- When you feel stuck, don’t try to get unstuck. Just sing about how “stuuuuuhckk I feeeeeel! Oh, nooo, I am so stuck!” etc. Or journal about what is happening (sensations/feelings/thoughts) right NOW. Do not pause. Do not censor yourself. After a few minutes, check in with your body sensations. Notice if anything has shifted. Whether it has or has not, continue singing or writing for awhile, and be curious.
- If you are feeling physically or emotionally contracted or rigid, allow yourself to stand (or sit) and sway back and forth or side to side. Pretend your trunk and limbs are seaweed swaying on the ocean floor. Remember how it feels to watch someone doing Tai Chi. Make sure you sway several times, and then notice how you feel. If it feels good, repeat it!
- Try out some micro-movements: wiggle your fingers elegantly, or frantically. Wiggling your fingers consciously can be powerful. Blink gently, with awareness. Speed up and slow down your blinking. Find that Goldilocks pace that brings all of you into the present. Any movement can be transformative. Focus on your breath and breathe with curiosity or passion; changing how you breathe can wake up your aliveness.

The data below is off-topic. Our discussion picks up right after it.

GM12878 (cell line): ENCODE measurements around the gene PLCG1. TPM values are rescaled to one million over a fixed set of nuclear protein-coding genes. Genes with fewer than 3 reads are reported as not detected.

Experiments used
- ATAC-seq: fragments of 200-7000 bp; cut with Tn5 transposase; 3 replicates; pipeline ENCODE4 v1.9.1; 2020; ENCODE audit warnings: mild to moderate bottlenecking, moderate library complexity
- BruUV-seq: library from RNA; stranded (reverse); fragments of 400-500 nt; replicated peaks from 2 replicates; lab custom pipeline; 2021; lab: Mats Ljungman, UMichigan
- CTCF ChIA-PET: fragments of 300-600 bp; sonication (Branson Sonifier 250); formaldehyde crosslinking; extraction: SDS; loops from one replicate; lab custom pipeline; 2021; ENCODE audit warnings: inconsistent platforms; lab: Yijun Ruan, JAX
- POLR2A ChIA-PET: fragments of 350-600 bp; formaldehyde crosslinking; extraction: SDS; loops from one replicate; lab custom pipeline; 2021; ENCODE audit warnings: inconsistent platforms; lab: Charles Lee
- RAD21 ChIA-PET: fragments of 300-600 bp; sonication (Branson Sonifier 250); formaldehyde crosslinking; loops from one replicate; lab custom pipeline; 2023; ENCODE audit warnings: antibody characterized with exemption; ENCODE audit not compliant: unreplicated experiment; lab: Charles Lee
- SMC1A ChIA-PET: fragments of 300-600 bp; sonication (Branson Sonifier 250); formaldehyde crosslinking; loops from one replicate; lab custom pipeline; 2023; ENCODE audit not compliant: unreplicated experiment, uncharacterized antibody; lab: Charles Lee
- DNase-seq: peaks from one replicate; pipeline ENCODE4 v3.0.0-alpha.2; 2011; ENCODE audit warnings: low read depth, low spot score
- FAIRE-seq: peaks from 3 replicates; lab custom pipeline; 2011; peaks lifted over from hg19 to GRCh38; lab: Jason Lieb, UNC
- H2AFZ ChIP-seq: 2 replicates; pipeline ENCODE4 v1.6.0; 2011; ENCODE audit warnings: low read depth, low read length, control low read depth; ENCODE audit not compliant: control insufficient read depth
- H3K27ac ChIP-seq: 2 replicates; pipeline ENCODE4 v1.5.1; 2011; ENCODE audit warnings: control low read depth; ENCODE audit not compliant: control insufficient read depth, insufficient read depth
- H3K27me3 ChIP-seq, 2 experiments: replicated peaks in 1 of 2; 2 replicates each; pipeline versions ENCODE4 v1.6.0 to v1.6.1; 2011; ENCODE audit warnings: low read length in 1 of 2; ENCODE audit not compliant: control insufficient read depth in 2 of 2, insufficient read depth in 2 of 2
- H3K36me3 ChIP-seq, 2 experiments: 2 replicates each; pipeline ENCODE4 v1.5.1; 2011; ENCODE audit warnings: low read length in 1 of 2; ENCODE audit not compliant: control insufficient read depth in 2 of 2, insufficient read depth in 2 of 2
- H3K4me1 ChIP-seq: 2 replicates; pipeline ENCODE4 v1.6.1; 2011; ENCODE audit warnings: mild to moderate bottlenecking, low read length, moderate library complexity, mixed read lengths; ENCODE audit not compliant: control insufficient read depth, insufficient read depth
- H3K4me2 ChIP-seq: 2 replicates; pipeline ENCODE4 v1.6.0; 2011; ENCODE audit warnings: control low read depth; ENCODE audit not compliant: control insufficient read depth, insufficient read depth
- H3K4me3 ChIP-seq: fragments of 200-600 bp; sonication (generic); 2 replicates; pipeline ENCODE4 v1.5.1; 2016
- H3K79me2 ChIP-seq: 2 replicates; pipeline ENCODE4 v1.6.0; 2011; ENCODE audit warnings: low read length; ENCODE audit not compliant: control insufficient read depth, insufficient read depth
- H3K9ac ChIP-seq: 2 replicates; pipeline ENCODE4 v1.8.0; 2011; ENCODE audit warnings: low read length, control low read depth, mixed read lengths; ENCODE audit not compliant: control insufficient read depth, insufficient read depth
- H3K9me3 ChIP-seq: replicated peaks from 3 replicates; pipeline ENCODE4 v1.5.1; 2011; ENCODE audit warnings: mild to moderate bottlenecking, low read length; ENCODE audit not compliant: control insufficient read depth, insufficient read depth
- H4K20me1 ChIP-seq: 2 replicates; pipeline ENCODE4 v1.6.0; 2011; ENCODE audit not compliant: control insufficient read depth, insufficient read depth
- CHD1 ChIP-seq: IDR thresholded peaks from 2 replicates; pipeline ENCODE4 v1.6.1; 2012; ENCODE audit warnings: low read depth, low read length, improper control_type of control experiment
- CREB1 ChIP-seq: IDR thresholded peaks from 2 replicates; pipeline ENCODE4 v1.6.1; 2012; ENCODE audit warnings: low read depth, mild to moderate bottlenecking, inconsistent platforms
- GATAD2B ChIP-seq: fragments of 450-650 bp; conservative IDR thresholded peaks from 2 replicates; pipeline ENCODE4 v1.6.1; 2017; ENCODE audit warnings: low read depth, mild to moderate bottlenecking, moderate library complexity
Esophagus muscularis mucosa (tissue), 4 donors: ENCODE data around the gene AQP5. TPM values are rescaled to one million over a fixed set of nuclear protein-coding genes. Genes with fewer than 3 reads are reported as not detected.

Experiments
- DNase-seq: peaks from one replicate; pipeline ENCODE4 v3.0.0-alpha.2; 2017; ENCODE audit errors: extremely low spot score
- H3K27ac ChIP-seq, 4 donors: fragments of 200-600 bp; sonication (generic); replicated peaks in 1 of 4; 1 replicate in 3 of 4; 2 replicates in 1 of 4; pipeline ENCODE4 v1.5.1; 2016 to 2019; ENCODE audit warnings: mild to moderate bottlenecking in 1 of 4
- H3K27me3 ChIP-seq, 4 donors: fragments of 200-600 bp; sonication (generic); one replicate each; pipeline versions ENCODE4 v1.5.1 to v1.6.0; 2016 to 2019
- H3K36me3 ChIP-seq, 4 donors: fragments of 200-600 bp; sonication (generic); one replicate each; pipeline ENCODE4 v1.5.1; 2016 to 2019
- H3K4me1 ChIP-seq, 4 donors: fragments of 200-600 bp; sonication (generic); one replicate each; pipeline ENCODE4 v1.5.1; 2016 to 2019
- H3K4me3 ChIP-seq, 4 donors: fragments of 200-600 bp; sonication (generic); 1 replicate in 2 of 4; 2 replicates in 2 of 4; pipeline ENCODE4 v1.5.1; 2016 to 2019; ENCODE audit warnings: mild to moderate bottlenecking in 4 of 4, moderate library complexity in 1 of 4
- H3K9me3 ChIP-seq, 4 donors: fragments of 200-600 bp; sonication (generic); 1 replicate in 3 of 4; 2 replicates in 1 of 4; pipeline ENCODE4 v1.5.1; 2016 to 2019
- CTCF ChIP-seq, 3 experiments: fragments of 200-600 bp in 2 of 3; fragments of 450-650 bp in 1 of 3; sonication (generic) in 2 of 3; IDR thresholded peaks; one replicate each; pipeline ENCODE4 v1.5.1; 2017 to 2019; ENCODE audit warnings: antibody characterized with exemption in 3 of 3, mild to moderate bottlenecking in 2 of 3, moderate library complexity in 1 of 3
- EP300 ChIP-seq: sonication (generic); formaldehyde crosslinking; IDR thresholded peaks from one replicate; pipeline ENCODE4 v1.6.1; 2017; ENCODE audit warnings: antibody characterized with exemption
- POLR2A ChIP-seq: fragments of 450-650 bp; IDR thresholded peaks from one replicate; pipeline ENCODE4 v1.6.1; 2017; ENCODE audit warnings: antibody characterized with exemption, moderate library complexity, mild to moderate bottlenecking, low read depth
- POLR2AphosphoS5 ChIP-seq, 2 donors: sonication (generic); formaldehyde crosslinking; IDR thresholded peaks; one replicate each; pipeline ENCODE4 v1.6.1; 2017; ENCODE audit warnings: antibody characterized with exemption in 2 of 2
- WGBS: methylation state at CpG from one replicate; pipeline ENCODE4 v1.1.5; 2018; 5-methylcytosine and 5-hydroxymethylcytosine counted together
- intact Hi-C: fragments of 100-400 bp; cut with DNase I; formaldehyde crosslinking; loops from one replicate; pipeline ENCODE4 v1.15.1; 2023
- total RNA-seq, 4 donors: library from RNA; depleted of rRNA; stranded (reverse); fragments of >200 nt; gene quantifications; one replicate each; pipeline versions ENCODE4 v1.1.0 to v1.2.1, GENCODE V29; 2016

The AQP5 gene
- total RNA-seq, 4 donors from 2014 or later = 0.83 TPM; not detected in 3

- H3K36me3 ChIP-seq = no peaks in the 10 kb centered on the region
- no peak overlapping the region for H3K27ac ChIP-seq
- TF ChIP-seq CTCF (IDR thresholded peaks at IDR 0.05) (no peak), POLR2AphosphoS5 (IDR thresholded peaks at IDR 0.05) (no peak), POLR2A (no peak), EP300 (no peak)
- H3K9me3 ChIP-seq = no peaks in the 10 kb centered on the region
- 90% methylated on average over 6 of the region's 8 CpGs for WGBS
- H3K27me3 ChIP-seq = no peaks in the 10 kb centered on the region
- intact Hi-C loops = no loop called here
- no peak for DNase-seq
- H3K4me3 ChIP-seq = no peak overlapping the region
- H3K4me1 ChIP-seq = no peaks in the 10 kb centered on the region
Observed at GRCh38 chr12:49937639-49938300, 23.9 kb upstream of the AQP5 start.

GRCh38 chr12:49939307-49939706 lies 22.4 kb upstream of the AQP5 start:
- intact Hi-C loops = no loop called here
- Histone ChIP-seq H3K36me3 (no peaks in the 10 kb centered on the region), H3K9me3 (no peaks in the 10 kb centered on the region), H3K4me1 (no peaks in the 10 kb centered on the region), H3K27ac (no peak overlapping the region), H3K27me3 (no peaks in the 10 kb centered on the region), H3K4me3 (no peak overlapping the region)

Of course, the prerequisite to being able to trust and ground in your aliveness is to first establish a steady sense of feeling safely held. Those of us who have had that steadiness robbed from us by trauma or oppression need to go back and rebuild that foundation.
Some tools to help you establish safety can be found here: http://www.vanissar.com/blog/emotional-first-aid-for-the-holidays-or-anytime/
and here: http://www.vanissar.com/blog/finding-home-in-your-bones-videos-with-dr-vanissar-tarakali/
Grounding in Shifting Ground
But we can’t stop there! As these examples illustrate, true grounding is not static: